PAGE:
NO TO SOLAR PARA SA BAYAN. Leaders of 28 electric cooperatives in Mindanao gather in Cagayan de Oro City to oppose House Bill 8179 that will congressional franchise to Solar Para Sa Bayan firm that will distribute solar energy to off grid areas in the country. The company is owned Leandro Leviste, son of Senator Loren Legarda. Chris Panganiban
By CHRIS V. PANGANIBAN
OFFICIALS of electric cooperatives in Mindanao gathered in Cagayan de Oro City over the weekend to mount their last ditch effort against the congressional national franchise for distribution of solar energy to off grid areas in the country which will be operated by the company operated by the son of Senator Loren Legarda.
The opposition against House Bill 8179 that will grant the non exclusive national franchise to “Solar Para Sa Bayan(SPSBP)” company owned by Leandro Leviste to construct solar power mini grids nationwide were aired by top leaders of Association of Mindanao Rural Electric Cooperatives (Amreco) and the Philippine Rural Electric Cooperatives Association (Philreca) in a press conference at Lim Kit Kai Luxe Hotel.
Some 382 board of directors and executives of at least 28 electric cooperatives in Mindanao have gathered here for the two-day 3rd Amreco Annual General Membership Assembly and Summit.
“Let us be clear on this. We are not against the renewable solar energy but the (monopolistic) franchise,”said Sergio Dagooc, president of the National Association of General Managers of Electric Cooperatives (Nagmec).
Dagooc questioned the motives behind SPSB saying constructing solar powered batteries to provide electricity in the far-flung areas no longer needs congressional franchise. “There is a hidden agenda on this and we believe Leviste only want to monopolize the solar power distribution in the country.”
For his part, lawyer Janeene Colingan , Philreca general manager, said the House Bill 8179 which will be deliberated on December 12 at the House Committee on Rules was deliberately pushed with deception and misrepresentation being worked out by Leviste.
She admitted their move, even it had alrfeady gathered at least 119,000 signatures in the petition against the bill, still faces an uphill battle considering that 180 congressmen supported it. “This is our last hurrah until December 12,”Colingan said.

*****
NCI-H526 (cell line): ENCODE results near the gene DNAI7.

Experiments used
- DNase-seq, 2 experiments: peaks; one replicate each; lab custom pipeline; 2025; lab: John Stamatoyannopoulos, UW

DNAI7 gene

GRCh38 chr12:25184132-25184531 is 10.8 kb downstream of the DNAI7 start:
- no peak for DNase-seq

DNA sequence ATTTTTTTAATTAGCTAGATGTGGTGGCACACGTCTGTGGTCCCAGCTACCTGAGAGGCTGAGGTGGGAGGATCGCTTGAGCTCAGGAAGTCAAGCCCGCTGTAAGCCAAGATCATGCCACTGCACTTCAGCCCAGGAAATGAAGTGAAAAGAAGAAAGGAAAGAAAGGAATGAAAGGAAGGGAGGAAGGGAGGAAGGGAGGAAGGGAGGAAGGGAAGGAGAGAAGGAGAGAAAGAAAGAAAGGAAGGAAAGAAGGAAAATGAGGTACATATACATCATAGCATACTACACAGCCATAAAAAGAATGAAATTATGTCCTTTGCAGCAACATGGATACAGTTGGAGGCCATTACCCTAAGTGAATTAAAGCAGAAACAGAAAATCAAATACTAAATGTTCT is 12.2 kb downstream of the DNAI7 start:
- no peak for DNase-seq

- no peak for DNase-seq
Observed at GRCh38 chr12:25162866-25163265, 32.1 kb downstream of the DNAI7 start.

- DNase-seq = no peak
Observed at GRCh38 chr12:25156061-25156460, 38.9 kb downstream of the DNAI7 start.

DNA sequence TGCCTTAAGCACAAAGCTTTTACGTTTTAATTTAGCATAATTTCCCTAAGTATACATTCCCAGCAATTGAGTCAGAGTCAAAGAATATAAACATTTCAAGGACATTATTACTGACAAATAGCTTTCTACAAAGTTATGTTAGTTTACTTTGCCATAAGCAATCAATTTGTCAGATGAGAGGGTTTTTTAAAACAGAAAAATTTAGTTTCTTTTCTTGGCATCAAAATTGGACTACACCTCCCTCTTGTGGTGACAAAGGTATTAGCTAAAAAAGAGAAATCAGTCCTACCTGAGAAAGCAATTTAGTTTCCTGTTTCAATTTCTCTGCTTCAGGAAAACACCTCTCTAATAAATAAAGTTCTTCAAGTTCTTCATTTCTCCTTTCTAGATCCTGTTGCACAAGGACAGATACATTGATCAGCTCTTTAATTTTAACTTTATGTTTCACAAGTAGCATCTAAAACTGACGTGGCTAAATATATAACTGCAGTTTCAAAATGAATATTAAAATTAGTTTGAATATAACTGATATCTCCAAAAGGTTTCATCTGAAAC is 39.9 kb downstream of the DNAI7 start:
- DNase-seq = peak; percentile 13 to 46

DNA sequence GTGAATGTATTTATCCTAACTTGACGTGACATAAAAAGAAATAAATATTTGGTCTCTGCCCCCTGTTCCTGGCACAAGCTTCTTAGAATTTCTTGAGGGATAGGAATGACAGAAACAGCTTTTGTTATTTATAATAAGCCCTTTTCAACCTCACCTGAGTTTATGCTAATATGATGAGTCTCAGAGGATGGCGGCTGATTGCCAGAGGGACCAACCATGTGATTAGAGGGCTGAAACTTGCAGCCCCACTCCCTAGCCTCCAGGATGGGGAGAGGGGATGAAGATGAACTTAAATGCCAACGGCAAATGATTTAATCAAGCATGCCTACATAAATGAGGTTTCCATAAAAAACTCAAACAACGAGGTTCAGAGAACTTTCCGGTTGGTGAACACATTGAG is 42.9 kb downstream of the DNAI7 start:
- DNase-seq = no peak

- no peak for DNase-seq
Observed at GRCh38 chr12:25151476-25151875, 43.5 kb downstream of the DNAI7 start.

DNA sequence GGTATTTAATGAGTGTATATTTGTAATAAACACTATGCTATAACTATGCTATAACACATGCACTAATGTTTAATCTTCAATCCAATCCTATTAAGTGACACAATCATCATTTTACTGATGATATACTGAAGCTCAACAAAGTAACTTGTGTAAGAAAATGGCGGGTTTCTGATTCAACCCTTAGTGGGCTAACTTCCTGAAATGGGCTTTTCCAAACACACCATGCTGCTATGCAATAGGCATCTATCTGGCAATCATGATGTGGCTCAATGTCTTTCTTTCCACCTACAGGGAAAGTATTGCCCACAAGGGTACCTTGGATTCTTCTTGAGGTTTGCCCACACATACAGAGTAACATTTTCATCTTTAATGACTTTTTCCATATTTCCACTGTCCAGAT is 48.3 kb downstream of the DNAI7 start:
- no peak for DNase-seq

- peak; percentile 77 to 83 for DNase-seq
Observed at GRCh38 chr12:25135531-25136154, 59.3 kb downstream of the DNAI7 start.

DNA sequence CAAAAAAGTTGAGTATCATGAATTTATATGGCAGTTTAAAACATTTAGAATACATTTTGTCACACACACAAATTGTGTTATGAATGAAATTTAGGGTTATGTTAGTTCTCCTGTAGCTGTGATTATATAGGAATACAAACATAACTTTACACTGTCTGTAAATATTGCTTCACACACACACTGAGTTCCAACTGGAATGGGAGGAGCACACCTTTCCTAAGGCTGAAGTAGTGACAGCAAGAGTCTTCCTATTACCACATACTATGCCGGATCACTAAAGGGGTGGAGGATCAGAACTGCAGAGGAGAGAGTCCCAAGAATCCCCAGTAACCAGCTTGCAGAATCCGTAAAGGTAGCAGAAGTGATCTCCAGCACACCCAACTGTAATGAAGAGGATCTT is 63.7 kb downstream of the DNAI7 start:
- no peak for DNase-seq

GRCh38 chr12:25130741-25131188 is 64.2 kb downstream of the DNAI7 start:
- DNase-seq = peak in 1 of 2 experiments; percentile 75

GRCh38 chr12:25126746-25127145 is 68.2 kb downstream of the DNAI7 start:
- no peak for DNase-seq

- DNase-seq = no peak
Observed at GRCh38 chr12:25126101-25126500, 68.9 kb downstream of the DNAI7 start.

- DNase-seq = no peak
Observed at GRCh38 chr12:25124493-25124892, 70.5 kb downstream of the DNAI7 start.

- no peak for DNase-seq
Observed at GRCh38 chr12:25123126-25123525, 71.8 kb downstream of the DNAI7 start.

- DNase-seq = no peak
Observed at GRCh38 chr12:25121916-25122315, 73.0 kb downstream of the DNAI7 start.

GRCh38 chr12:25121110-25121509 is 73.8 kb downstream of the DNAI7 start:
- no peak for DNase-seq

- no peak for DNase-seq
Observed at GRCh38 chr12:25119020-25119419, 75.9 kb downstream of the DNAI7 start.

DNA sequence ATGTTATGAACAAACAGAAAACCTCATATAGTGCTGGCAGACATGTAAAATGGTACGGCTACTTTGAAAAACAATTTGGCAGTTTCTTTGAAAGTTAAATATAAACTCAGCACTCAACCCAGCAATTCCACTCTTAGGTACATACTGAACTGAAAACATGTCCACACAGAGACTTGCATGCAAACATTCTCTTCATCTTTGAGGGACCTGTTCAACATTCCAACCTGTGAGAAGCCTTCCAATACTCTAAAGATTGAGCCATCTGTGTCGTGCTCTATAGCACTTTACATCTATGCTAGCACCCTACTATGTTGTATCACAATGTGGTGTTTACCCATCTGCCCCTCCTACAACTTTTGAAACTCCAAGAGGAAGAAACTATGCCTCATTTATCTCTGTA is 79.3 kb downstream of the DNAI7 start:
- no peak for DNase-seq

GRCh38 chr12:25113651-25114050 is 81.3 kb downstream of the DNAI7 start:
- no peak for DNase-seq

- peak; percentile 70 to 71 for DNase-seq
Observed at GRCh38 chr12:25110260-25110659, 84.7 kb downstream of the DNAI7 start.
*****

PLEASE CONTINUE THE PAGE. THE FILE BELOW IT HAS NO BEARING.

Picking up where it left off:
Corazon Cullantes, Amreco president, also questioned SPSB capability to be an independent solar energy provider citing reliable steady supply of energy in Paluan in Occidental Mindoro. “We are opposing g this because of their inexperience. They only use bamboo poles in their solar panels there. Imagine, they are applying for the mega franchise?”.
Presley de Jesus, Philreca president, said their 121-strong member cooperatives throughout the country has questioned the lack of transparency in Congress since they were not invited during the in igtial deliberations on the House Bill 8179 principally authored by Bohol Rep. Arthur Yap. “from the very beginning, they railroaded the process,”de Jesus said.
Yap’s bill however found an ally in the consumer group National Association of Electric Consumers for Reforms (Nasecore)
In a statement, Nasecore said the bill offers Filipinos an alternative choice for electricity and would pave the way for more competition in the power industry.
“The fact electric service is still so poor and costly, 17 years after EPIRA (Electric Power Industry Reform Act), shows current measures have failed. Solar Para Sa Bayan should be thanked for fulfilling the intent of EPIRA, which consumers have long waited for. We hope this wakes up the power industry, and leads to more reforms that will benefit the people, instead of institutionalizing the inefficiencies of electric utilities,” Nasecore executive director Rafael Acebedo said.